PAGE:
Yesterday we covered the 24 Reasons To Study Italian In 2016.
Today, I have another number for you to consider – 6.
As in six of the reasons that people commonly cite as excuses for inertia and inaction.
These are the explanations people give for not making their dream of speaking Italian a reality.
“People like me don’t do things like this”
We teach Italian to retired people, professionals, students, home-makers and the unemployed. From countries all over the world.
We once taught Italian to a chess champion, another time there was a film actor from California, a few years ago we had an ambassador. But in between, there were plenty of ‘people like you’.
“I’ve got commitments”
Don’t we all. But you are not, literally, enslaved. You do have some time to yourself, or could at least arrange some.
Careful! This is a dangerous one. ‘Commitments’, especially family, are often used as an excuse for not taking risks.
“I can’t afford it”
You probably can. An Italian course in Italy can cost as little as a few hundred dollars, less probably than what most people spend on a summer holiday.
If you’re not actually on the breadline, studying at our school in Bologna is likely to be within your financial reach, even if you have to save up for a while.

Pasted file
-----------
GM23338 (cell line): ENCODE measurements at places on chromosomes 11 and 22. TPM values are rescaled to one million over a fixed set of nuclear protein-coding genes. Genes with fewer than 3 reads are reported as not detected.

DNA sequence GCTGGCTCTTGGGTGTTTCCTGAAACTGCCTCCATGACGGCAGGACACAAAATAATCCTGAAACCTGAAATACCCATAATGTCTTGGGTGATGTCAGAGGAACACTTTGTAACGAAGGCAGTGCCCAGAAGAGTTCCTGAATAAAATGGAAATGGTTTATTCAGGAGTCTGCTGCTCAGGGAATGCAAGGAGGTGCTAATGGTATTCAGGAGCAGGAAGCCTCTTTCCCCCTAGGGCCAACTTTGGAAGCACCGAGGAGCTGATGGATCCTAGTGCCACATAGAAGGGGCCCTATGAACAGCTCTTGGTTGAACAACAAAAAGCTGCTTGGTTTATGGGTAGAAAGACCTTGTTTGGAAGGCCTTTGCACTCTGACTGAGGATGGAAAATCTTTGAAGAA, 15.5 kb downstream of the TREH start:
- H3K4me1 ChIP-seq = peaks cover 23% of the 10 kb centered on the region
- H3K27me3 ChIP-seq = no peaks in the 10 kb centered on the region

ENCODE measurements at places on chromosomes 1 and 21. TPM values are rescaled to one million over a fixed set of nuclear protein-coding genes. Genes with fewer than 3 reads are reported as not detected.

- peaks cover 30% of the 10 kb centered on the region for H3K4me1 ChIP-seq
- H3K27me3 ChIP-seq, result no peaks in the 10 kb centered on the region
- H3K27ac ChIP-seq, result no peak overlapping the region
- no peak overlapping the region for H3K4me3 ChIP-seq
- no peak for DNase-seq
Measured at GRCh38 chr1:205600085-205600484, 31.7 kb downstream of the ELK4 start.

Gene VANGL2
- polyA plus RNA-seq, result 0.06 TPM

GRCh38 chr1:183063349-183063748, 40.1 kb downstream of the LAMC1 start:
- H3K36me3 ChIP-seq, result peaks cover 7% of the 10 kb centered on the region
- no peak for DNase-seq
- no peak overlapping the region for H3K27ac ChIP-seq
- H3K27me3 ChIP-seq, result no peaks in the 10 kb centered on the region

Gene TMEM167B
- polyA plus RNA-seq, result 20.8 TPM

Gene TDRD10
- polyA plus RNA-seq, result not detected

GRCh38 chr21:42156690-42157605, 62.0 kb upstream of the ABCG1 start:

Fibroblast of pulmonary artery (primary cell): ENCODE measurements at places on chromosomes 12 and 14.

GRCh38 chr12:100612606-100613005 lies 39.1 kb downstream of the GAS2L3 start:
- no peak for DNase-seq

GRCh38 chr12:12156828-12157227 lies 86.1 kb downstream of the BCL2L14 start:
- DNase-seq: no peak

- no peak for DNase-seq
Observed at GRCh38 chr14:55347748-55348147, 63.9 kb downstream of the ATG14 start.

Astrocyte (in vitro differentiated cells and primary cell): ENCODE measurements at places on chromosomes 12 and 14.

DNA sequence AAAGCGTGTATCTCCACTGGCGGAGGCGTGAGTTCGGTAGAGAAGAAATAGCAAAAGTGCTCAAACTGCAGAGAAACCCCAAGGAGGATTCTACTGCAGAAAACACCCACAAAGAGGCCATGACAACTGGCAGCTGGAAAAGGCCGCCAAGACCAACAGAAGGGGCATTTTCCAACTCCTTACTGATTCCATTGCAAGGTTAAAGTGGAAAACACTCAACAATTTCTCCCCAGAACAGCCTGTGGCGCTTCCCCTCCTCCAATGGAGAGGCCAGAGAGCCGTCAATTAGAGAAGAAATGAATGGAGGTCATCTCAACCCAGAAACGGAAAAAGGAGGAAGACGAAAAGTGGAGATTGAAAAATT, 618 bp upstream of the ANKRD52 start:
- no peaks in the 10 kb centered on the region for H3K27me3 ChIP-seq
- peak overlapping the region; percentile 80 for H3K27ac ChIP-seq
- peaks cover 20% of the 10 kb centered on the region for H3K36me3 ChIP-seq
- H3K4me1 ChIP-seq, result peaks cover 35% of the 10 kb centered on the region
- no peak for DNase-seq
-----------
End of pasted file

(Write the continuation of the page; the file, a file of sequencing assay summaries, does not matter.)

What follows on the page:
“It’s too complicated”
Nope. Actually, it’s very easy.
The hardest part is booking a flight (I HATE doing that.)
Otherwise organizing your Italian course and accommodation is fast, simple and completely safe.
This is often the real reason people don’t make that leap forward.
There are lots of things to be scared about.
The course will be too difficult, you won’t know anyone there, you’ll feel embarrassed, you won’t enjoy yourself, it’ll be like school, you won’t make any friends, and so forth.
If you have kids, you might remember reassuring them before their first day at elementary school.
And what happened next, when they came home after that first day, suddenly full of confidence again.
Everything was fine, none of their fears had been realized!
Fear can overwhelm and paralyze, but it rarely survives an encounter with reality.
Mostly, bad things just don’t happen. So why worry?
“It’s just a dream”
Day-dreams are a welcome distraction from real life. We all have them, which is just fine.
But what if learning Italian could be more than ‘just a dream’?
Mastering a foreign language is a long process but a worthwhile one. And it’s never too late to start.
The first step, however, is to acknowledge that it’s NOT just a dream.
That you actually need to take action to get things going.
If you know what’s stopping you from taking steps to achieve what you want, it’s not usually rocket science to work out how to move ahead, what the next step needs to be.
But it IS easier to go with the excuses. Inertia seems more common than momentum, doesn’t it?